Claire and I (and our group) got very lucky and had another excellent guide. Silversea does a good job of screening their tourist services and local guides, because they were all terrific. This woman was relatively young, well-spoken, and funny without being slapstick.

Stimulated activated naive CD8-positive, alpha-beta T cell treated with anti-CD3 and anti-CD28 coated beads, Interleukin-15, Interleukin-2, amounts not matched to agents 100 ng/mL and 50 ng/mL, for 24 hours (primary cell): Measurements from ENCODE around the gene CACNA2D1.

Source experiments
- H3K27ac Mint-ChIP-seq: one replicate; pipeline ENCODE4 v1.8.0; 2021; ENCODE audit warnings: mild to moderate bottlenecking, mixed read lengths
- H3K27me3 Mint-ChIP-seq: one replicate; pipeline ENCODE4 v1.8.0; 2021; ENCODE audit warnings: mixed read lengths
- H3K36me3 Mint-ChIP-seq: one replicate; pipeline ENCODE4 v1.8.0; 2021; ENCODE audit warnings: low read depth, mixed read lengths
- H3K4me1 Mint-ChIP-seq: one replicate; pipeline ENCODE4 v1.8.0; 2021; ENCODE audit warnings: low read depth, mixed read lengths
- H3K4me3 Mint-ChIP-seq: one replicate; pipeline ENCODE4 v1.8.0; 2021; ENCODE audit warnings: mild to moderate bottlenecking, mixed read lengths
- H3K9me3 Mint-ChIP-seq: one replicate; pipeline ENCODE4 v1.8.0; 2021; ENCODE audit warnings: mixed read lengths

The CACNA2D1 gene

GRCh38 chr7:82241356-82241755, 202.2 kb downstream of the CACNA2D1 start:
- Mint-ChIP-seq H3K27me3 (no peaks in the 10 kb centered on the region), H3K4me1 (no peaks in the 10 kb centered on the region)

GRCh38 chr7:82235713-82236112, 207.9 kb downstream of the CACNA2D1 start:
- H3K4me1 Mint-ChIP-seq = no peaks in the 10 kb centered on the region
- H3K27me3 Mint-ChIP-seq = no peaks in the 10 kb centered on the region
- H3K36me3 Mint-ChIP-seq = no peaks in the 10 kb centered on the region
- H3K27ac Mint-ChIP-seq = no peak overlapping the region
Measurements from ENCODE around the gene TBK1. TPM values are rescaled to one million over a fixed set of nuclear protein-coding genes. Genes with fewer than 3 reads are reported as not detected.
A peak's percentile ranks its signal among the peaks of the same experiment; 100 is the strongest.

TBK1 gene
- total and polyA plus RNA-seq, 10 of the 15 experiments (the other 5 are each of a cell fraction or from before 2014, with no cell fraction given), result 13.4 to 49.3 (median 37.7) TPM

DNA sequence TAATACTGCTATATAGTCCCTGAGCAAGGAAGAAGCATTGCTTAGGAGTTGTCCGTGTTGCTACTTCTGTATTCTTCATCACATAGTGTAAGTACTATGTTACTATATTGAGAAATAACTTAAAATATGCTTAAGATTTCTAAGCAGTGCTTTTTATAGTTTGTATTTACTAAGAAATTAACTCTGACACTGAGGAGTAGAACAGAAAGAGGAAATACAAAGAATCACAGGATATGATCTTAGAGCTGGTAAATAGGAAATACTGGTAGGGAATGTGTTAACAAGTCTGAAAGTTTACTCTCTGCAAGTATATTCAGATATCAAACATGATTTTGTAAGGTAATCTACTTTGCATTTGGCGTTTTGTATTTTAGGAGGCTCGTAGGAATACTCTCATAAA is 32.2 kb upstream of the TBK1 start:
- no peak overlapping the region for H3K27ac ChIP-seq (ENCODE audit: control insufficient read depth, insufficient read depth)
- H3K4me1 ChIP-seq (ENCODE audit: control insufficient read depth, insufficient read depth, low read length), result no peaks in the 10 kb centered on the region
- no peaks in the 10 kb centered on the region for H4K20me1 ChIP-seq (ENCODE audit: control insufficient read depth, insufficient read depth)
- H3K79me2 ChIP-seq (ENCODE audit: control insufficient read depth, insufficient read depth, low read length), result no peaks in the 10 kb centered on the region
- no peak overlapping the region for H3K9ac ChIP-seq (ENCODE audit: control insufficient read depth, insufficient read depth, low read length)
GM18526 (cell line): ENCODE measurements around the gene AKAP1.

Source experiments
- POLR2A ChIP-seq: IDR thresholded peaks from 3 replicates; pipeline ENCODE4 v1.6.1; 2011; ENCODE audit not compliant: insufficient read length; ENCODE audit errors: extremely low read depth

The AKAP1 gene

The Olympics were first held at this site in 776 BC and continued until 393 AD. Unfortunately (or fortunately), the Olympia site was covered by several feet of mud due to a flood, and the site was abandoned. German archaeologists began excavating at Olympia in the 19th century, and used ancient maps and details of the site to determine what they were uncovering. The site is basically divided into three parts--the training and administrative area (Olympic Village), religious area, and competition area, which is mostly the stadium, since they didn't have as many events as we do now. We wandered around the site and our guide pointed out some of the "highlights" like the training area (and old bathroom) of the wrestlers, the temples of Zeus and Hera, the carved remains of a statue of one of the winners, and the area around the stadium. Since 1936, they've used a small area next to Hera's temple to light the Olympic flame with a piece of glass and the sun's rays and send it to the host country to parade throughout their country and promote the games.